The number of ADA lawsuits is on the increase. Young female lawyer at her desk.

What are ADA lawsuits & how do you protect your business against them?

Lawsuits against businesses that do not have accessible websites are on the rise in the United States. These lawsuits all cite a lack of compliance with the Americans with Disabilities Act (ADA).

The law firm Seyfarth Shaw started tracking ADA lawsuits in 2013. They say that the number of these lawsuits has increased by 320% since 2013. Many of these lawsuits are brought against small businesses that are specifically targeted because they do not have the financial resources to defend themselves. Most opt for out-of-court settlements.

But even corporations with strong legal teams have been blindsided by these lawsuits and many have had to settle, paying millions of dollars. See the examples at the end of this article.

What is ADA?

The Americans with Disabilities Act (ADA) is a federal law that prohibits discrimination against individuals with disabilities in various areas of life, including employment, public accommodations, and government services.

The act was signed into law by President George H.W. Bush in July 1990. In the years since then, many companies and individuals have faced lawsuits alleging violations of ADA, ranging from failure to provide reasonable accommodations to discriminatory practices.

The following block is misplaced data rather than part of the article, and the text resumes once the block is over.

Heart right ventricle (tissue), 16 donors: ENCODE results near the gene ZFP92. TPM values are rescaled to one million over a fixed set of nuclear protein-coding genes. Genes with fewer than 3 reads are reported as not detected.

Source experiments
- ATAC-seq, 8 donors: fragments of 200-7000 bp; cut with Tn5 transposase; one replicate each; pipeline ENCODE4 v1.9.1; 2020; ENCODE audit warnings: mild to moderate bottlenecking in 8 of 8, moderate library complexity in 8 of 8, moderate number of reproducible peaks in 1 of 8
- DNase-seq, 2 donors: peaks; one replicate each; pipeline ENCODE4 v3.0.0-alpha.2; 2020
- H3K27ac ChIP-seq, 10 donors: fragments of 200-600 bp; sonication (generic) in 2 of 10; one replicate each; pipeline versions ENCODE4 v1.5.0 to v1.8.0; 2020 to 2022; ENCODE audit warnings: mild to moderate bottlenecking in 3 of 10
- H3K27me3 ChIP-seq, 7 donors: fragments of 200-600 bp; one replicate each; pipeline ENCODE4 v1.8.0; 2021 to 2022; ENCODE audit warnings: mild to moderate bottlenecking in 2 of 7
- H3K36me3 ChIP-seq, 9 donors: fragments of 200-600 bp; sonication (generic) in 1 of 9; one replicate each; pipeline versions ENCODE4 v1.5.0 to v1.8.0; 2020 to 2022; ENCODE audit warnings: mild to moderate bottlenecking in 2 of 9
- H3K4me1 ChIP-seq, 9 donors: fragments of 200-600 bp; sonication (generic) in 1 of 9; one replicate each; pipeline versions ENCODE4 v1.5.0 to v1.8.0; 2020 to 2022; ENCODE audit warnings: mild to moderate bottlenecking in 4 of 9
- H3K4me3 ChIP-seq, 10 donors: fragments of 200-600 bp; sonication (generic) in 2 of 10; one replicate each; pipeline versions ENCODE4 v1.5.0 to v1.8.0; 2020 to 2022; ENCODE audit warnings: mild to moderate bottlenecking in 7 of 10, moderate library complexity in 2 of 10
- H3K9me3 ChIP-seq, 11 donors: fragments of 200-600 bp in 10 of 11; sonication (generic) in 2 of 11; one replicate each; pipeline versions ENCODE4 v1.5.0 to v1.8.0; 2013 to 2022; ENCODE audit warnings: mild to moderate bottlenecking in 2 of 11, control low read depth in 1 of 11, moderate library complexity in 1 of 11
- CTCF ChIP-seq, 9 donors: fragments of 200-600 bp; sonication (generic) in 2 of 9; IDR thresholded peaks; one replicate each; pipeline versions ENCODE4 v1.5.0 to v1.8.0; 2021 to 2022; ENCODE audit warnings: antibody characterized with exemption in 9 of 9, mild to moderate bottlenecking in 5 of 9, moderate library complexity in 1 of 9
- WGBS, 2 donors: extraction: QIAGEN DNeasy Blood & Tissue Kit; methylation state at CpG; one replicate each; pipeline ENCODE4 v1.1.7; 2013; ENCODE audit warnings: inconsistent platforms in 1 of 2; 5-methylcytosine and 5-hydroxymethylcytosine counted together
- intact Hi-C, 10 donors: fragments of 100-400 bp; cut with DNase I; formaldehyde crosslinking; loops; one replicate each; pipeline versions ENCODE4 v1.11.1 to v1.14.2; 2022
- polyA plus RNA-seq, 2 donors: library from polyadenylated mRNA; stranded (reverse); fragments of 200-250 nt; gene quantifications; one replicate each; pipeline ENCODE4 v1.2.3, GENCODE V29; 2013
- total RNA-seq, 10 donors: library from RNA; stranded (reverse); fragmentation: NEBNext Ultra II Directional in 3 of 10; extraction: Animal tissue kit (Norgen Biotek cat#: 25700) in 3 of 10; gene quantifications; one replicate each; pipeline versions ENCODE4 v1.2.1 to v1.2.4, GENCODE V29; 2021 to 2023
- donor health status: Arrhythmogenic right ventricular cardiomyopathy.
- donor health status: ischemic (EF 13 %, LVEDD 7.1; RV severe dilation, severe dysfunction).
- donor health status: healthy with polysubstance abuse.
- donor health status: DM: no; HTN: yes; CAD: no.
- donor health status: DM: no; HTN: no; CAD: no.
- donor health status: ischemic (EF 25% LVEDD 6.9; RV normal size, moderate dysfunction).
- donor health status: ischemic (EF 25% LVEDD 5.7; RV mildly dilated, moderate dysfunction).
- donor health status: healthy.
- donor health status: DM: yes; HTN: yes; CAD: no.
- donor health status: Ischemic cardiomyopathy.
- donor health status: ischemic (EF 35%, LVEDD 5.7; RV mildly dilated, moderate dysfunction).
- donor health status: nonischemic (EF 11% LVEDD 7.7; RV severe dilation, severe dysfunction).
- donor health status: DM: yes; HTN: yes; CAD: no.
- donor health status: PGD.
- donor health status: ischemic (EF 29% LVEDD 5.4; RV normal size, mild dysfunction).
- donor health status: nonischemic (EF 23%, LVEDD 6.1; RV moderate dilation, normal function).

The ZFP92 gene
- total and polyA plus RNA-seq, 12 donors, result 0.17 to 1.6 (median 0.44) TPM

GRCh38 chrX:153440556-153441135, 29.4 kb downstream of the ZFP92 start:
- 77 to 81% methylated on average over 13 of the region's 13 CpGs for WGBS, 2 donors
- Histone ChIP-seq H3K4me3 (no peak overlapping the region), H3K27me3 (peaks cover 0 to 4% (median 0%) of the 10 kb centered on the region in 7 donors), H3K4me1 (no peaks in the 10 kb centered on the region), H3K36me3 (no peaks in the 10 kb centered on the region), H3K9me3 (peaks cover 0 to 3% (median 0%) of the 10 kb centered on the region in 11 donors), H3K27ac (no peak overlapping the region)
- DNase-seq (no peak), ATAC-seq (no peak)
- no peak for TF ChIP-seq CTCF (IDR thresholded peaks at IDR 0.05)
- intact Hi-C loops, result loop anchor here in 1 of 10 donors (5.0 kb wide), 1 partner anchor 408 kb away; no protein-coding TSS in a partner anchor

In many cases, these lawsuits have resulted in settlements requiring the defendants to make changes to their policies and practices to ensure compliance with ADA and compensate the plaintiffs for any harm suffered.

The Americans with Disabilities Act does not explicitly mention websites, but the Department of Justice (DOJ) has interpreted ADA to apply to websites as places of public accommodation when they offer goods, services, or information to the public.

ADA prohibits discrimination against individuals with disabilities in places of public accommodation.

Legal documents on desk

Implications for businesses

This means that businesses and organizations must ensure that their websites are accessible to individuals with disabilities, including those who are blind or visually impaired, deaf or hard of hearing or have mobility or cognitive impairments.

There are no specific technical requirements or standards for website accessibility under the ADA, but the DOJ has referenced the Web Content Accessibility Guidelines (WCAG) as a benchmark for accessibility. The WCAG are a set of technical guidelines for creating accessible websites and online content, and they are widely recognized as the industry standard for website accessibility.

Want to learn more?

Read our easy-to-understand introduction to website accessibility for entrepreneurs.

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[…] being able to make his clients’ websites accessible while at the same time protecting them from ADA lawsuits that are on the rise as more people seek to push businesses to have their websites comply with the […]